Children Will Be Children Only Once: COVID and the 100-Acre Paradise

Since children have gone back to school, there been a lot of umming and arghing about whether it’s safe to go back to school.

Tré Ventour-Griffiths

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Photo by Peter Idowu on Unsplash

Having lived with my younger brother more closely these last six months since the lockdown, I have seen him become more in tune with himself. What I have also seen is a shift in what it could possibly mean to be a child in this world, as the gap widens between innocence and experience. When I was a boy, for me, innocence was Winnie the Pooh and the 100-Acre Wood and reading Enid Blyton novels. My brother is twelve years my junior and is really the first generation to grow up with the internet. There are a few saying that the Coronavirus pandemic has taken away this generation of children’s innocence. However, I am not sure if there was any innocence there to begin with — growing up with the internet, social media and influencers alike.

At twelve, I had MSN and My Space but his peers have Facebook, Twitter, Instagram, Snapchat, Tik Tok and more, and are more exposed to the ills of the world than I was. I’m not saying today’s 20-somethings grew up without the internet. Simply, we were on the margins of both worlds. Born in 2008, he will never know a world before YouTube. In April 2020, an article entitled ‘Coronavirus isn’t the end of ‘childhood innocence,’ but an opportunity to rethink children’s rights’ was published by The Conversation. Not only is this the time to rethink children’s rights but also what it means to be a child in the twenty-first century. As despite there being just over ten years between me and my brother, that is long enough to entertain a sort of generation gap.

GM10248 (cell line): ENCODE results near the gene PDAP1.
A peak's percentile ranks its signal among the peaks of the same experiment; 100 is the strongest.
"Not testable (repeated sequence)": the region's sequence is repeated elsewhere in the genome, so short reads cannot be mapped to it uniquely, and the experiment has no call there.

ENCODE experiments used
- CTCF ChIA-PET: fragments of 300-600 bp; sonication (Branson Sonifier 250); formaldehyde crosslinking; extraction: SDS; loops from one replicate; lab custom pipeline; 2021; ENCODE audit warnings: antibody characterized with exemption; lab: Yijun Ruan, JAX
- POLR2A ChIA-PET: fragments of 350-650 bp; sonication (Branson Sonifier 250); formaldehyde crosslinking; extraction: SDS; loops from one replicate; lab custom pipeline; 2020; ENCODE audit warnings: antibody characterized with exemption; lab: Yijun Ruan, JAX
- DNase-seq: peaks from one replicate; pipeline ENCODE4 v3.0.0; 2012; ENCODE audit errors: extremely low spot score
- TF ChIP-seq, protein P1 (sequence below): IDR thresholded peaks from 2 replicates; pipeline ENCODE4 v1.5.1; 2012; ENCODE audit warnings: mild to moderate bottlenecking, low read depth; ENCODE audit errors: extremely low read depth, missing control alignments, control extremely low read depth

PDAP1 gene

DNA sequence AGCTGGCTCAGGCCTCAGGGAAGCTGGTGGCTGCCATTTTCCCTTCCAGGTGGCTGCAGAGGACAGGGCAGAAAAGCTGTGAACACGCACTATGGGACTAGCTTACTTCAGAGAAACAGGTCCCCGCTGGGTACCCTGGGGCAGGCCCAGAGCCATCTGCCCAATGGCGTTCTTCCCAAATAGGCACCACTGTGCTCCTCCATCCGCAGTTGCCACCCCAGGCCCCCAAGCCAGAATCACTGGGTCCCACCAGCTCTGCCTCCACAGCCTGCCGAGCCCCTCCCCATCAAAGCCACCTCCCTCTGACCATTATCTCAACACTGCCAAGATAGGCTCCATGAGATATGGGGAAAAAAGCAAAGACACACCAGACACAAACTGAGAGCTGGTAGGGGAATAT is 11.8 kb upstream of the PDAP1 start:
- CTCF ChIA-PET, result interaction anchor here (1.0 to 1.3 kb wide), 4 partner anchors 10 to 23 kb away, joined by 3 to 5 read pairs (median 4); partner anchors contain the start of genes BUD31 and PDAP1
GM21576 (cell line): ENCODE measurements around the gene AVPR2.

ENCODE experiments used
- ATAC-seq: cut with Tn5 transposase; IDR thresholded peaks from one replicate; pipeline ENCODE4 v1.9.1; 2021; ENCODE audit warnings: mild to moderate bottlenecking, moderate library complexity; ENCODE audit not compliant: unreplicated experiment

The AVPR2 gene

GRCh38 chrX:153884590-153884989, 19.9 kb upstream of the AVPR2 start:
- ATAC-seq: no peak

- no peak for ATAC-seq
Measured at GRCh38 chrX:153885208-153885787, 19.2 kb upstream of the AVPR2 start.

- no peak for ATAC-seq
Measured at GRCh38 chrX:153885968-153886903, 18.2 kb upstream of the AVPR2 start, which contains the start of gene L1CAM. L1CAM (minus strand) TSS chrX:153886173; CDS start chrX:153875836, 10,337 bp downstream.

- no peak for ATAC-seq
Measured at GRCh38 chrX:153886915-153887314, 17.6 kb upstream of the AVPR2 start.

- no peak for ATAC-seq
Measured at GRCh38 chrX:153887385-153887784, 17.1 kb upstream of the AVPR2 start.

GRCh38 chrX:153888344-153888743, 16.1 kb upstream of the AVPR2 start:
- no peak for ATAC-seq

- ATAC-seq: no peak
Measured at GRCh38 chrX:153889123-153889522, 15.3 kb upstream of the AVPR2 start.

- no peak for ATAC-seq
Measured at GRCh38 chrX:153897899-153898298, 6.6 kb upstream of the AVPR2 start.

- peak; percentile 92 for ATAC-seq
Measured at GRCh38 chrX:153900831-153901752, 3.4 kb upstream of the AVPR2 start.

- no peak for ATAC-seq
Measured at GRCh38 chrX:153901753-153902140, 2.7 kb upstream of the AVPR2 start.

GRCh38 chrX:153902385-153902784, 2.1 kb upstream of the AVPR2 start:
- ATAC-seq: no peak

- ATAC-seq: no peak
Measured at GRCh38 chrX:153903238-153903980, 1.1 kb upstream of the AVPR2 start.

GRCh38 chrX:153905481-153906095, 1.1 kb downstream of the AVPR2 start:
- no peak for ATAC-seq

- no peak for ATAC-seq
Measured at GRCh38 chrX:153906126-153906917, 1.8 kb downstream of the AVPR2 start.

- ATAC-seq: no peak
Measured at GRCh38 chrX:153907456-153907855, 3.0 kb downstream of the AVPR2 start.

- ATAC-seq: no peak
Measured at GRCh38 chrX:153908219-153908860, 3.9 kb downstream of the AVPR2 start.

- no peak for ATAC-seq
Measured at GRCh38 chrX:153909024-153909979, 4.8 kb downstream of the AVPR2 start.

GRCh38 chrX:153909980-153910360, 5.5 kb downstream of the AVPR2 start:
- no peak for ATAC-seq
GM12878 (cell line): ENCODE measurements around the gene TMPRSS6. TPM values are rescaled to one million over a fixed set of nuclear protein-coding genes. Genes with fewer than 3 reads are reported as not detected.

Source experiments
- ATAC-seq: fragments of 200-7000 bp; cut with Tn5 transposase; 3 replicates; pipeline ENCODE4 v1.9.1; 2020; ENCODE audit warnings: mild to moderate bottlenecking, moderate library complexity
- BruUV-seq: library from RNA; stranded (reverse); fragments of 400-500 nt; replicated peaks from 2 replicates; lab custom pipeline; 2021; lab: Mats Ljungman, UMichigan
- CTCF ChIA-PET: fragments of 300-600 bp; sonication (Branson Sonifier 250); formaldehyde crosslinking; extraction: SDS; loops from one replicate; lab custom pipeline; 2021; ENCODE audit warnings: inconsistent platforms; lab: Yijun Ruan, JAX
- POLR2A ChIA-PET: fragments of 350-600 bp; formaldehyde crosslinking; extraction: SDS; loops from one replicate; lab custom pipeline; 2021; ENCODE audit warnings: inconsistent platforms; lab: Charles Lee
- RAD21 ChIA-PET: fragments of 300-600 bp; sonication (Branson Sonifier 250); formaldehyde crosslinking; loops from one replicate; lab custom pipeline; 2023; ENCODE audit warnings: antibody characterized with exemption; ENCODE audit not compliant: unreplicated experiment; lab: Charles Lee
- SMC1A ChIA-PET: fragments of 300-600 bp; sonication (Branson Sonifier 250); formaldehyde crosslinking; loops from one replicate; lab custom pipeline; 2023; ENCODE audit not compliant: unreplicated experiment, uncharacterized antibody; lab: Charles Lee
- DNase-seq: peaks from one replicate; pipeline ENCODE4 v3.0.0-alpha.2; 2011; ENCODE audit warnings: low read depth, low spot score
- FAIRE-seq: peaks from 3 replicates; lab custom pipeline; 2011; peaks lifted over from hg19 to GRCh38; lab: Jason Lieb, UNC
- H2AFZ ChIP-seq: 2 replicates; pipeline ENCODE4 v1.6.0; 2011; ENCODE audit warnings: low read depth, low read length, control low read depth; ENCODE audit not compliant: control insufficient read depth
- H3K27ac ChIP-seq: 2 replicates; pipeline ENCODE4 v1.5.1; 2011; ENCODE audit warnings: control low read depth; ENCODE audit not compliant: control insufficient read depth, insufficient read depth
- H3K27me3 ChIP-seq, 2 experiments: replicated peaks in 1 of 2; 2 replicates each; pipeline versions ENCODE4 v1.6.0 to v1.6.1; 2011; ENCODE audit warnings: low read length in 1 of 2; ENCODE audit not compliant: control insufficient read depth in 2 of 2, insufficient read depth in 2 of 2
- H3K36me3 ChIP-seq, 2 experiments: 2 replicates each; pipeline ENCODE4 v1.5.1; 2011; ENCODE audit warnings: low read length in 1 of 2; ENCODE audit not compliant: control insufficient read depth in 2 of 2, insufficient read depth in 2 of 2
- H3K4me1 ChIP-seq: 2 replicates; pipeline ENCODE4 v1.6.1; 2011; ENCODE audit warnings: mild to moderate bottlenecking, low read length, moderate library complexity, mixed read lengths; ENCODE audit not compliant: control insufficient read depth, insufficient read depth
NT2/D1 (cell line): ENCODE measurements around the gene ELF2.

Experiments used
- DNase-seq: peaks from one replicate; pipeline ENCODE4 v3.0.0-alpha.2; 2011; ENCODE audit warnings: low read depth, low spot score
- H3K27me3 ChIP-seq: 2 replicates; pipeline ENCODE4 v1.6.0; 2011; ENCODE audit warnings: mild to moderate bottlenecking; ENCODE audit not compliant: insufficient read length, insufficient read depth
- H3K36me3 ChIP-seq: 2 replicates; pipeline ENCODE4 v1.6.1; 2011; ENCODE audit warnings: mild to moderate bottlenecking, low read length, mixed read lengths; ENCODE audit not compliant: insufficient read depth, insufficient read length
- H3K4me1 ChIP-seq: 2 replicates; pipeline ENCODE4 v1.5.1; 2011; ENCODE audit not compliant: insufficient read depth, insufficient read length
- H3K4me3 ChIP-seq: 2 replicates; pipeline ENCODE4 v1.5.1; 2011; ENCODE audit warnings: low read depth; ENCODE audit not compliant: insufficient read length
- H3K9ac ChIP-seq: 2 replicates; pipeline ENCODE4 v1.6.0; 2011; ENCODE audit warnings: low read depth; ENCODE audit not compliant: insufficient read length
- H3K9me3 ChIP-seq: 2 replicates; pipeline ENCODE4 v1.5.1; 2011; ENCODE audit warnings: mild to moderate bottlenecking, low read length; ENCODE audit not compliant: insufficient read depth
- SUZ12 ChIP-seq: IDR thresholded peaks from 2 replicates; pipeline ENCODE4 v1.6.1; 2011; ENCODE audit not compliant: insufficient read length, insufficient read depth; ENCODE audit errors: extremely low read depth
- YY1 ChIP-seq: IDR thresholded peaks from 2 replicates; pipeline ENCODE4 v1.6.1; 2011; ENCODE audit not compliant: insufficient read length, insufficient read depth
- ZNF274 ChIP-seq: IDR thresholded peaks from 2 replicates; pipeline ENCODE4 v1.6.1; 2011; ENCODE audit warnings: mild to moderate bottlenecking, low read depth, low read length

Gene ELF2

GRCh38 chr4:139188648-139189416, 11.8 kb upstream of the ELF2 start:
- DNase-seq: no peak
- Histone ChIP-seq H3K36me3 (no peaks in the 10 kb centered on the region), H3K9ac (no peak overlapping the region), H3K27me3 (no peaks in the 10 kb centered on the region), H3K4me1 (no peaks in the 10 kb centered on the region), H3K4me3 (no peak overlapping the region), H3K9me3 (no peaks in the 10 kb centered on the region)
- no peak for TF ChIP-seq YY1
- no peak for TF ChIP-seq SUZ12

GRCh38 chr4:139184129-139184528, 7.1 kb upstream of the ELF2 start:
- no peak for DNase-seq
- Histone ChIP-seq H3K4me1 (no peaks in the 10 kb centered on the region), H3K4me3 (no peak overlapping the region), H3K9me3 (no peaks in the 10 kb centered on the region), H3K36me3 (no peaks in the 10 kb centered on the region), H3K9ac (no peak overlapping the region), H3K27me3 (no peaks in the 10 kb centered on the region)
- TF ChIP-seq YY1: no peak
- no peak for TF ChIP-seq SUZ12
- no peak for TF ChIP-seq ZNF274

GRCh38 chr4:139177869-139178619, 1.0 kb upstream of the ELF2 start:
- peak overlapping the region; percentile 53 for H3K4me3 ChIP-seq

Photo by Ben Wicks on Unsplash

Whilst I was born in 1995, growing up in the 2000s, he will never understand why Pokémon was all the rage. That despite Pokémon still being around now (with Pokemon Go and such), it’s not what it was. When I was eight, ten and twelve, Pokémon was it, including those Game Boy cartridges. What about Tamogotchi, Jetix and a Toonatic? Despite being an active user of social media now, this is a new feeling for…

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Tré Ventour-Griffiths

Award-Winning Educator | Creative | Public Historian-Sociologist | Speaks: Race, Neurodiversity, Film + TV, Black British History + more | #Autistic #Dyspraxic